4:35 p.m. New York time
After the closing bell. The S&P 500 traded in a narrow range during the day, staying with 23 points on the futures and 14 points on the index. No change in the analysis. I’ve updated the chart.
10:10 a.m. New York time
What’s happening now? The S&P 500 E-mini futures fell overnight to 4370.75 in a small correction within the final leg of an uptrend that began on July 19.
What does it mean? The uptrend, typically, will end close to the boundary of the price channel that began in March, presently in the 4360s and rising.
What’s the alternative? Uptrends sometimes fall short of the boundary by a large measure, a condition called “truncation” in Elliott wave theory. So it’s possible that yesterday’s high, 4422.50, was the end of the uptrend, and the overnight decline was a first step in a significant downtrend.
What does Elliott wave theory say? By my principle count, the overnight decline was a correction within rising wave 5 of Minuscule degree within wave 5 of Submicro degree. The simultaneous completion of those waves, near the upper boundary of the price channel, will mark the end of wave 3 of Micro degree within wave 5 of Subminuette degree. Micro 3 will be followed by a 4th wave correction — probably a sideways-trending Flat pattern — and then a 5th wave push to new highs.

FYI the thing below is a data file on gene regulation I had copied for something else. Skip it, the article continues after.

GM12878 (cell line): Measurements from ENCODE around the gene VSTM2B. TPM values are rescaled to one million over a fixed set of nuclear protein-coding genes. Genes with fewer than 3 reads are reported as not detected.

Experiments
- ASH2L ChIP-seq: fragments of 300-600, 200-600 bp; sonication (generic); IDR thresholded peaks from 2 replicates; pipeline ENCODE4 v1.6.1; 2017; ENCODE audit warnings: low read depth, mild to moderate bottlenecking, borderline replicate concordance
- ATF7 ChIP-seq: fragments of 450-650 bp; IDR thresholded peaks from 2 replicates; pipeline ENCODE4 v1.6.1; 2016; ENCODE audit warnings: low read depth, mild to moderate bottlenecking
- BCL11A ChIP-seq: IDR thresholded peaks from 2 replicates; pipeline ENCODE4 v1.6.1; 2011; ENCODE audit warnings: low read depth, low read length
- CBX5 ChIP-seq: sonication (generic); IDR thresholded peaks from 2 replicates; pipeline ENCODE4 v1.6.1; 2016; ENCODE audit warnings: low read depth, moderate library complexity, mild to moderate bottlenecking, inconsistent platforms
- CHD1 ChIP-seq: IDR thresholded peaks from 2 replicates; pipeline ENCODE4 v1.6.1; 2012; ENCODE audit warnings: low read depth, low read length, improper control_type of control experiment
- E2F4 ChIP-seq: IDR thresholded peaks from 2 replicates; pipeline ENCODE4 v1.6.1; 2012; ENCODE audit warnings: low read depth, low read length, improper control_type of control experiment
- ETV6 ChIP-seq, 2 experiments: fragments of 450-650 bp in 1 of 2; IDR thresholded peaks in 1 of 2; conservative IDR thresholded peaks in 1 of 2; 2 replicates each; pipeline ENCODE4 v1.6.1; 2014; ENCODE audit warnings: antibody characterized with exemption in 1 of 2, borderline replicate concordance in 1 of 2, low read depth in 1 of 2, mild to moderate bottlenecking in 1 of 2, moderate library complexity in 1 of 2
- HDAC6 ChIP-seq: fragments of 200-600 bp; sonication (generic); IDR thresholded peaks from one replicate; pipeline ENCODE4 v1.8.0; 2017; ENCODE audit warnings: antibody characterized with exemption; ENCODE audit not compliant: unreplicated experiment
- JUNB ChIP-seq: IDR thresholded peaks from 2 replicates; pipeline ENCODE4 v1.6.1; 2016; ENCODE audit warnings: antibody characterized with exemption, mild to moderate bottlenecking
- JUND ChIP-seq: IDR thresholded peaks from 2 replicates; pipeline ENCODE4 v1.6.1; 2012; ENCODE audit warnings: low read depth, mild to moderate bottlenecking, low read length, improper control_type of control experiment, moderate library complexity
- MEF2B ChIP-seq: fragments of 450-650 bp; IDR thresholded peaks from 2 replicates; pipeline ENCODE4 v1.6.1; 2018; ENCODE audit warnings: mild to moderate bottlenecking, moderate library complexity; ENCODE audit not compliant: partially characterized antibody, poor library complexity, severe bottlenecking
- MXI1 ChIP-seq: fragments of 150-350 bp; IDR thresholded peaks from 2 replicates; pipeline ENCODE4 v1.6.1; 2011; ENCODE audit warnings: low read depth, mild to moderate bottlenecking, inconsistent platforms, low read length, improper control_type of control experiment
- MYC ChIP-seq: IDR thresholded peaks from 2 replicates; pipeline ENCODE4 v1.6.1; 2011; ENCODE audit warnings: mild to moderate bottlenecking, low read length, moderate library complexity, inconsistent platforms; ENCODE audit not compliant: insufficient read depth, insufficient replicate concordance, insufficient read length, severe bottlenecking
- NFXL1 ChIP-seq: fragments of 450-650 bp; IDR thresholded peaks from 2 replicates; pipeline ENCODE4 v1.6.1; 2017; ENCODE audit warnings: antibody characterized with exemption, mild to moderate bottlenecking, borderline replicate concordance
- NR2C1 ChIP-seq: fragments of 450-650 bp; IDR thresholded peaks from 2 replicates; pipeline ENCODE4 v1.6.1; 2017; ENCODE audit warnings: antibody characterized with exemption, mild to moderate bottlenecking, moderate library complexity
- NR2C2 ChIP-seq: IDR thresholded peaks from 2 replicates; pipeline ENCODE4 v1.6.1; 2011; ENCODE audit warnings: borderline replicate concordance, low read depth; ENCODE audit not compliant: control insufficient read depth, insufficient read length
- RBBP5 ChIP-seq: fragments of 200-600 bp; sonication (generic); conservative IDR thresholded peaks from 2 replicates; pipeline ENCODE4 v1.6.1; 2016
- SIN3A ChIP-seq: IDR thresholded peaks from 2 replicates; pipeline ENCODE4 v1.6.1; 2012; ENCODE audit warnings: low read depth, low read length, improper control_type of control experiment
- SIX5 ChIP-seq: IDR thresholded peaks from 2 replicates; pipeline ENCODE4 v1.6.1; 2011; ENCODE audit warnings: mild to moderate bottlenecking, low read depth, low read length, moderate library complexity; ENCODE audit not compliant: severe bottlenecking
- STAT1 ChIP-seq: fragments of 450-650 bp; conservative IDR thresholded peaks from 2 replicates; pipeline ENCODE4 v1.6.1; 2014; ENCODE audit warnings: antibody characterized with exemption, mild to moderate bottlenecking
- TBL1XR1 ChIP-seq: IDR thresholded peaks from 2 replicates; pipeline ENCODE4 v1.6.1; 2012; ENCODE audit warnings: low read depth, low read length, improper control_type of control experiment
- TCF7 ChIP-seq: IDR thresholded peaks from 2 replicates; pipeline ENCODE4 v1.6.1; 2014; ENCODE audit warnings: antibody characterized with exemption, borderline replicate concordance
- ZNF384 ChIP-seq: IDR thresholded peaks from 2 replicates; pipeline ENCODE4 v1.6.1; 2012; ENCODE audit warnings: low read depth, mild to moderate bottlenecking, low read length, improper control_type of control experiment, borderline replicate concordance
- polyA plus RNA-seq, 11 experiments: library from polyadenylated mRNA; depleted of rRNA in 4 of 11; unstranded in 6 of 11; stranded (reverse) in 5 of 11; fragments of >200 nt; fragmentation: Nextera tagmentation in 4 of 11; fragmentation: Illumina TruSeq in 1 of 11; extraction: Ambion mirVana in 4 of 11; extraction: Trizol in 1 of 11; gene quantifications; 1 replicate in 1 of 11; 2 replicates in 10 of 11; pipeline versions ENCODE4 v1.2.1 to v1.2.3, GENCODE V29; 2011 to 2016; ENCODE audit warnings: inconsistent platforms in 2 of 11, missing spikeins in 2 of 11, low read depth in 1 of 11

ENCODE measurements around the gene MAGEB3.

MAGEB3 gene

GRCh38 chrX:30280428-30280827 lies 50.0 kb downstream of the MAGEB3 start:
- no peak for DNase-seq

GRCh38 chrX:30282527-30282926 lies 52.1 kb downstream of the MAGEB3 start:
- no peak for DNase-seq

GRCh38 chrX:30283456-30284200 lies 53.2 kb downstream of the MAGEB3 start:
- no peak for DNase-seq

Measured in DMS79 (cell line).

Under my alternative count, wave 5 of Minuscule degree up to wave 3 of Micro degree ended well short of the channel boundary, at yesterday’s high of 4422.50. Under this scenario, the overnight decline was a first step in wave A of Submicro degree within wave 4 of Micro degree.
Learning and other resources. See the menu page Analytical Methods for a rundown on where to go for information on Elliott wave analysis.
By Tim Bovee, Portland, Oregon, July 30, 2021
Tim Bovee, Private Trader tracks the analysis and trades of a private trader for his own accounts. Nothing in this blog constitutes a recommendation to buy or sell stocks, options or any other financial instrument. The only purpose of this blog is to provide education and entertainment.
No trader is ever 100 percent successful in his or her trades. Trading in the stock and option markets is risky and uncertain. Each trader must make trading decisions for his or her own account, and take responsibility for the consequences.
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